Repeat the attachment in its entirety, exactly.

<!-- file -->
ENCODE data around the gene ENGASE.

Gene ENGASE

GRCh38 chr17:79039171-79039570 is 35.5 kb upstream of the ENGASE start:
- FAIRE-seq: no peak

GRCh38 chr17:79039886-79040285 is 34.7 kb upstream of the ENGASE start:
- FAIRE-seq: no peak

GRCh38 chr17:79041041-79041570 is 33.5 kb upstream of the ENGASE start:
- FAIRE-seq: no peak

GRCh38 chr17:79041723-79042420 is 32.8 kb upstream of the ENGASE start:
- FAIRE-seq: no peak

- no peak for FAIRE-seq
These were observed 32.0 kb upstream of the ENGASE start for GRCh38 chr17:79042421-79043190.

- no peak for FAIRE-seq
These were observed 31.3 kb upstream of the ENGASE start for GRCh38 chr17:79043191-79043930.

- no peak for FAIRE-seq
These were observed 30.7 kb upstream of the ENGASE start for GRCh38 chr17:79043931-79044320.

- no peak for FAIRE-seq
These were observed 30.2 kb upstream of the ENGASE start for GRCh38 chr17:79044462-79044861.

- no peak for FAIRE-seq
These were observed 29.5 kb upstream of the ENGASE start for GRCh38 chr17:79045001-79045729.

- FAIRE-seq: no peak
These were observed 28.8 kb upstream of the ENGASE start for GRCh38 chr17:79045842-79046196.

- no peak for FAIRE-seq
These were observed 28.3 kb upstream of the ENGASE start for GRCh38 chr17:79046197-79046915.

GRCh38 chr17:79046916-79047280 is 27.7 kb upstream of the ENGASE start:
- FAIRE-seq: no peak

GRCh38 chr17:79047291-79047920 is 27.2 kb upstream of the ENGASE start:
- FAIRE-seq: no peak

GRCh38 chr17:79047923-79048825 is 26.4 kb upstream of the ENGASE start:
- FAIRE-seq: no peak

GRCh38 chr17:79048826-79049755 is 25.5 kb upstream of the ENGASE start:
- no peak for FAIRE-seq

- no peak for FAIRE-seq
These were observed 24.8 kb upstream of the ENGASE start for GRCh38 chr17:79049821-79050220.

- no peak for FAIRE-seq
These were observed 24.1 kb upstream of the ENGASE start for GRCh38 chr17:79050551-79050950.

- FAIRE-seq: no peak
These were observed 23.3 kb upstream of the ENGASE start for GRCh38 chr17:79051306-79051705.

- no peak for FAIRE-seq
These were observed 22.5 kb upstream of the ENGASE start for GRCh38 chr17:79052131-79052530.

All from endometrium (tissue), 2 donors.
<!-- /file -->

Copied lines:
ENCODE data around the gene ENGASE.

Gene ENGASE

GRCh38 chr17:79039171-79039570 is 35.5 kb upstream of the ENGASE start:
- FAIRE-seq: no peak

GRCh38 chr17:79039886-79040285 is 34.7 kb upstream of the ENGASE start:
- FAIRE-seq: no peak

GRCh38 chr17:79041041-79041570 is 33.5 kb upstream of the ENGASE start:
- FAIRE-seq: no peak

GRCh38 chr17:79041723-79042420 is 32.8 kb upstream of the ENGASE start:
- FAIRE-seq: no peak

- no peak for FAIRE-seq
These were observed 32.0 kb upstream of the ENGASE start for GRCh38 chr17:79042421-79043190.

- no peak for FAIRE-seq
These were observed 31.3 kb upstream of the ENGASE start for GRCh38 chr17:79043191-79043930.

- no peak for FAIRE-seq
These were observed 30.7 kb upstream of the ENGASE start for GRCh38 chr17:79043931-79044320.

- no peak for FAIRE-seq
These were observed 30.2 kb upstream of the ENGASE start for GRCh38 chr17:79044462-79044861.

- no peak for FAIRE-seq
These were observed 29.5 kb upstream of the ENGASE start for GRCh38 chr17:79045001-79045729.

- FAIRE-seq: no peak
These were observed 28.8 kb upstream of the ENGASE start for GRCh38 chr17:79045842-79046196.

- no peak for FAIRE-seq
These were observed 28.3 kb upstream of the ENGASE start for GRCh38 chr17:79046197-79046915.

GRCh38 chr17:79046916-79047280 is 27.7 kb upstream of the ENGASE start:
- FAIRE-seq: no peak

GRCh38 chr17:79047291-79047920 is 27.2 kb upstream of the ENGASE start:
- FAIRE-seq: no peak

GRCh38 chr17:79047923-79048825 is 26.4 kb upstream of the ENGASE start:
- FAIRE-seq: no peak

GRCh38 chr17:79048826-79049755 is 25.5 kb upstream of the ENGASE start:
- no peak for FAIRE-seq

- no peak for FAIRE-seq
These were observed 24.8 kb upstream of the ENGASE start for GRCh38 chr17:79049821-79050220.

- no peak for FAIRE-seq
These were observed 24.1 kb upstream of the ENGASE start for GRCh38 chr17:79050551-79050950.

- FAIRE-seq: no peak
These were observed 23.3 kb upstream of the ENGASE start for GRCh38 chr17:79051306-79051705.

- no peak for FAIRE-seq
These were observed 22.5 kb upstream of the ENGASE start for GRCh38 chr17:79052131-79052530.

All from endometrium (tissue), 2 donors.